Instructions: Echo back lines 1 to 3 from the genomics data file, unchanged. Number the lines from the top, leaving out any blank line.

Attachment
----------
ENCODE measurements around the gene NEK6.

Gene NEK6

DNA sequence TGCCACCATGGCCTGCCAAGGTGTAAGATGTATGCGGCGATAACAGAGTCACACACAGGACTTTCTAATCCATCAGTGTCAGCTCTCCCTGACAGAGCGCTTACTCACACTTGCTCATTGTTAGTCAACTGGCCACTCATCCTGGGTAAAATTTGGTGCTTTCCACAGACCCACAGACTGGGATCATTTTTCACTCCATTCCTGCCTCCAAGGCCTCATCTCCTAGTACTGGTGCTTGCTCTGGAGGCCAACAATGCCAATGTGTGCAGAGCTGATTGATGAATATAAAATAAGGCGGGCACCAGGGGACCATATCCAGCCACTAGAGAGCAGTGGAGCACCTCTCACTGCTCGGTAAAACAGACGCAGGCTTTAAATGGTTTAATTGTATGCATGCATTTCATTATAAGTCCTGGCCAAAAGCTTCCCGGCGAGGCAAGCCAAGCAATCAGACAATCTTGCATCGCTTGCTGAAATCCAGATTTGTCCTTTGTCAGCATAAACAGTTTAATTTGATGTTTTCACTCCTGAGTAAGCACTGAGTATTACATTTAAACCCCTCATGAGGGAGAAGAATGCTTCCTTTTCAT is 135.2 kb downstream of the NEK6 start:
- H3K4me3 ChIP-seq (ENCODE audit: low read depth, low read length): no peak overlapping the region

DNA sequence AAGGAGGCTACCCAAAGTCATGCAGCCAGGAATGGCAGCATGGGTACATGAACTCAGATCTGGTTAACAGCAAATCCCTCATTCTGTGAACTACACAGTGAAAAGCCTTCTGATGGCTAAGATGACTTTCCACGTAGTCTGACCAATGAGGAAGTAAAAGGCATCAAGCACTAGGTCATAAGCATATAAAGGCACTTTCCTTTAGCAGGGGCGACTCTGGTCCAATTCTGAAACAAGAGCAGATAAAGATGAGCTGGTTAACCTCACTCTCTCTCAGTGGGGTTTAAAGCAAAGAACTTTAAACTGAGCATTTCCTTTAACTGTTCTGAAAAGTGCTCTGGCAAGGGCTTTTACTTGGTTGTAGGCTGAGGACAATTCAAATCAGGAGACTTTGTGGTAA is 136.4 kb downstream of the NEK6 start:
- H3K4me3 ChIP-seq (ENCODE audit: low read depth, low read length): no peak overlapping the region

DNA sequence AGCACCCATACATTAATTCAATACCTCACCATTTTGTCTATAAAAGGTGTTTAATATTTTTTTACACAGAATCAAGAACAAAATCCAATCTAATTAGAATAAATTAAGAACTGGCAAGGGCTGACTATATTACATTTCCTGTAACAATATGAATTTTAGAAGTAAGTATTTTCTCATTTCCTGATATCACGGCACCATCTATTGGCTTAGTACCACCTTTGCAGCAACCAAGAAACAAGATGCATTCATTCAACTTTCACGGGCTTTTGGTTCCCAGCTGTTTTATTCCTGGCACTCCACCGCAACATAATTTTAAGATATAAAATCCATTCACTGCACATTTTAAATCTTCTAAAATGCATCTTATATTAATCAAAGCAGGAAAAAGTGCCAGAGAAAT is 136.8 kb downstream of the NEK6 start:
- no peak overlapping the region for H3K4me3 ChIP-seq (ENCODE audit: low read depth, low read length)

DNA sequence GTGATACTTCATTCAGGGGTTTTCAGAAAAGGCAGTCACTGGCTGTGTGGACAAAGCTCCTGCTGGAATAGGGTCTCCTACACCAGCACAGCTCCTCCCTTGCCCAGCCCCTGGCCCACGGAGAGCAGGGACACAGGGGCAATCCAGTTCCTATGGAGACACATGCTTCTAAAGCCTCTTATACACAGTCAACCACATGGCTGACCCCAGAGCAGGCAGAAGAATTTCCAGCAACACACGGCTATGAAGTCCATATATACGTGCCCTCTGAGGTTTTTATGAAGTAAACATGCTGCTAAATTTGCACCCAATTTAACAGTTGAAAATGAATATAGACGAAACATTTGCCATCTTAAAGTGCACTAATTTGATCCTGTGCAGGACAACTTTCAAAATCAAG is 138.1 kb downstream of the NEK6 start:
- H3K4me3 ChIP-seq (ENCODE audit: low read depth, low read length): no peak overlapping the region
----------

ENCODE measurements around the gene NEK6.

Gene NEK6

DNA sequence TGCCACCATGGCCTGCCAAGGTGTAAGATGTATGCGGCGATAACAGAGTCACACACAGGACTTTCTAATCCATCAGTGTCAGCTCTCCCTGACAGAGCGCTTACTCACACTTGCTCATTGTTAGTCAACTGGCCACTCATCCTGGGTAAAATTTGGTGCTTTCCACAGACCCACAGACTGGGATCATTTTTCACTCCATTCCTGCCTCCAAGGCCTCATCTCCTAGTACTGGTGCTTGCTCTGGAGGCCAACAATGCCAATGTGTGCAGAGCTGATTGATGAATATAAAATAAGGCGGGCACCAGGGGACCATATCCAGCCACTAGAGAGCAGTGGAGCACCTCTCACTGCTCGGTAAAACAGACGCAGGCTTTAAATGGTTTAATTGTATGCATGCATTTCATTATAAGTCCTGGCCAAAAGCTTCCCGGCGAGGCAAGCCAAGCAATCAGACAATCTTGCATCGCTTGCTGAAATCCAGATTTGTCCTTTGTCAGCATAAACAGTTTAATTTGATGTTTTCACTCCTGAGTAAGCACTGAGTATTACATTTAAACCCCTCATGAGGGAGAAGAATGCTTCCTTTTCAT is 135.2 kb downstream of the NEK6 start: